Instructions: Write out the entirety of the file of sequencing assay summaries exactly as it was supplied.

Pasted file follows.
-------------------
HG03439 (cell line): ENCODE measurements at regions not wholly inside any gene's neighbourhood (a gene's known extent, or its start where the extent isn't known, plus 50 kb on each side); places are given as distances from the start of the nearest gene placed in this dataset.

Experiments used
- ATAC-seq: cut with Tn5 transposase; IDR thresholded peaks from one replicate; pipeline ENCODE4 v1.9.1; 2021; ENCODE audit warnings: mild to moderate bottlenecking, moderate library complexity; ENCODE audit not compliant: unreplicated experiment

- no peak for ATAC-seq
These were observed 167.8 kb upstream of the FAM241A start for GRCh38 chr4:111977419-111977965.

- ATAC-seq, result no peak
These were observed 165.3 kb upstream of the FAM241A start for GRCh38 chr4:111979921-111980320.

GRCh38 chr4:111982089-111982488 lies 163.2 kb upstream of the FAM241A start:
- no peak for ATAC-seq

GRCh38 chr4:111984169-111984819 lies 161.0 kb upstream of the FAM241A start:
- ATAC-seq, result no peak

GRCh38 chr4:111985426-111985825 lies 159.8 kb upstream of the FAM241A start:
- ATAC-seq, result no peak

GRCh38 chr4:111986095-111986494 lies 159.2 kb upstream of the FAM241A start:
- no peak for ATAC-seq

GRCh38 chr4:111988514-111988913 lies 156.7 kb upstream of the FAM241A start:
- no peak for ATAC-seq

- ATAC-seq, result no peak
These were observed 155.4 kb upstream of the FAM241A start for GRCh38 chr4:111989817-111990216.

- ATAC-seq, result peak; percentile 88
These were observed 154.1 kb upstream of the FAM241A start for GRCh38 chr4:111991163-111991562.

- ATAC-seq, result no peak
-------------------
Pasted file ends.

HG03439 (cell line): ENCODE measurements at regions not wholly inside any gene's neighbourhood (a gene's known extent, or its start where the extent isn't known, plus 50 kb on each side); places are given as distances from the start of the nearest gene placed in this dataset.

Experiments used
- ATAC-seq: cut with Tn5 transposase; IDR thresholded peaks from one replicate; pipeline ENCODE4 v1.9.1; 2021; ENCODE audit warnings: mild to moderate bottlenecking, moderate library complexity; ENCODE audit not compliant: unreplicated experiment

- no peak for ATAC-seq
These were observed 167.8 kb upstream of the FAM241A start for GRCh38 chr4:111977419-111977965.

- ATAC-seq, result no peak
These were observed 165.3 kb upstream of the FAM241A start for GRCh38 chr4:111979921-111980320.

GRCh38 chr4:111982089-111982488 lies 163.2 kb upstream of the FAM241A start:
- no peak for ATAC-seq

GRCh38 chr4:111984169-111984819 lies 161.0 kb upstream of the FAM241A start:
- ATAC-seq, result no peak

GRCh38 chr4:111985426-111985825 lies 159.8 kb upstream of the FAM241A start:
- ATAC-seq, result no peak

GRCh38 chr4:111986095-111986494 lies 159.2 kb upstream of the FAM241A start:
- no peak for ATAC-seq

GRCh38 chr4:111988514-111988913 lies 156.7 kb upstream of the FAM241A start:
- no peak for ATAC-seq

- ATAC-seq, result no peak
These were observed 155.4 kb upstream of the FAM241A start for GRCh38 chr4:111989817-111990216.

- ATAC-seq, result peak; percentile 88
These were observed 154.1 kb upstream of the FAM241A start for GRCh38 chr4:111991163-111991562.

- ATAC-seq, result no peak